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Cable Identification Made Easy

The Challenge

Carleton University, a Canadian university in Ottawa, Ontario, needed a label to wrap around cable as identification, with the ends sticking together, but not adhering to the cable itself (the label needed to be able to slide along the cable length). The label was to be printed by thermal transfer technology, using a random database, so it had to be prepared in rolls.Our Solution

The label itself could not have been simpler, but its structure on the adhesive side required intricacy in the manufacturing process. When removed from the roll, the label needed the adhesive on the middle third of its length to be masked. The ends could then stick together, leaving a non-stick loop in the centre (like a band-aid in form).

AWT developed a die that would cut to two different levels. This allowed the overall label shape to be done by a kiss-cut, while an anvil-cut was made through the face, adhesive and liner in the middle, between the labels on the roll. Linear backslitters were then used to cut the liner in the middle third of each label, so it would remain on the label, covering the adhesive in that area. 

Understanding what the customer wants the label to do allows us to ensure that the label will work in its application.

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“HeArt of the Dragon”: Rebellium Wines Community Collaboration Project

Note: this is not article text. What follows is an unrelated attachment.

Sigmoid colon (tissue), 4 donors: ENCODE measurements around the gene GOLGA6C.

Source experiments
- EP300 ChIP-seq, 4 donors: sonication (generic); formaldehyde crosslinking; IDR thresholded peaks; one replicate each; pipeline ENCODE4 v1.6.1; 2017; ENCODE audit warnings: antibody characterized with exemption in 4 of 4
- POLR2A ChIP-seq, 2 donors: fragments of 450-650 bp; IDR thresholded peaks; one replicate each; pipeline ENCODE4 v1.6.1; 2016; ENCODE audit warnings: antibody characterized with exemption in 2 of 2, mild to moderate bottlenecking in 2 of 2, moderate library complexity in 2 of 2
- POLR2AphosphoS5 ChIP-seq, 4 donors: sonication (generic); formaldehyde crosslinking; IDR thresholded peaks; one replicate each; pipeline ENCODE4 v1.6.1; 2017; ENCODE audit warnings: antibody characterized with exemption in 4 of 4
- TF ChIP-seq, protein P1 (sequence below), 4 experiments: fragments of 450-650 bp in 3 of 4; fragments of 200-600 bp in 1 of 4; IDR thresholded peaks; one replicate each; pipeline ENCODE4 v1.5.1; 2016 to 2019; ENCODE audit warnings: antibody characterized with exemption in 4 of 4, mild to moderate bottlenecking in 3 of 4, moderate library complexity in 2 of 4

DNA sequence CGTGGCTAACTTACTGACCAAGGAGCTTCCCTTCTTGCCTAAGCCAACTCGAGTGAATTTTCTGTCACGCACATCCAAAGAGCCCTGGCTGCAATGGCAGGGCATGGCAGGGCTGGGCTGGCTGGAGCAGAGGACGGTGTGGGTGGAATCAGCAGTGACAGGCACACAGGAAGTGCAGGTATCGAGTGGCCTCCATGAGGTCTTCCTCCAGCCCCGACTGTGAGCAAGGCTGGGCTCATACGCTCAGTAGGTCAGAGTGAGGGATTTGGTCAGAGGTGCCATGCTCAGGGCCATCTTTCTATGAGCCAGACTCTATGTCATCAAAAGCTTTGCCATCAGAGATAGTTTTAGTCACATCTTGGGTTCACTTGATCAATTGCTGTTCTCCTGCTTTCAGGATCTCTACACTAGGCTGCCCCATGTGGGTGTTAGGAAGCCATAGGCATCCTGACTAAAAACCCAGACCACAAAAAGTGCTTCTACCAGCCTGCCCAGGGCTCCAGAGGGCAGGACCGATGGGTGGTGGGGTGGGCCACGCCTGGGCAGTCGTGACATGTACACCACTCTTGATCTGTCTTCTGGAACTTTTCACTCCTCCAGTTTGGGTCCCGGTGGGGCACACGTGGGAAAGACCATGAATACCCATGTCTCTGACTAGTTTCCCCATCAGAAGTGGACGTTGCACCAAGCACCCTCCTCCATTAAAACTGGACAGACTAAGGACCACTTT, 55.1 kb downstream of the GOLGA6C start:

This project, spearheaded by Blake Barrios, a talented artist and proprietor of Rebellium Wines, was not just about creating beautiful labels. It was about empowering local youth and supporting community initiatives. Blake’s vision to mentor these teens and guide them through creating a mural, which was then used as the wine label design, was truly inspiring.

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The Challenge

Carleton University, a Canadian university in Ottawa, Ontario, needed a label to wrap around cable as identification, with the ends sticking together, but not adhering to the cable itself (the label needed to be able to slide along the cable length). The label was to be printed by thermal transfer technology, using a random database, so it had to be prepared in rolls.Our Solution

The label itself could not have been simpler, but its structure on the adhesive side required intricacy in the manufacturing process. When removed from the roll, the label needed the adhesive on the middle third of its length to be masked. The ends could then stick together, leaving a non-stick loop in the centre (like a band-aid in form).

AWT developed a die that would cut to two different levels. This allowed the overall label shape to be done by a kiss-cut, while an anvil-cut was made through the face, adhesive and liner in the middle, between the labels on the roll. Linear backslitters were then used to cut the liner in the middle third of each label, so it would remain on the label, covering the adhesive in that area. 

Understanding what the customer wants the label to do allows us to ensure that the label will work in its application.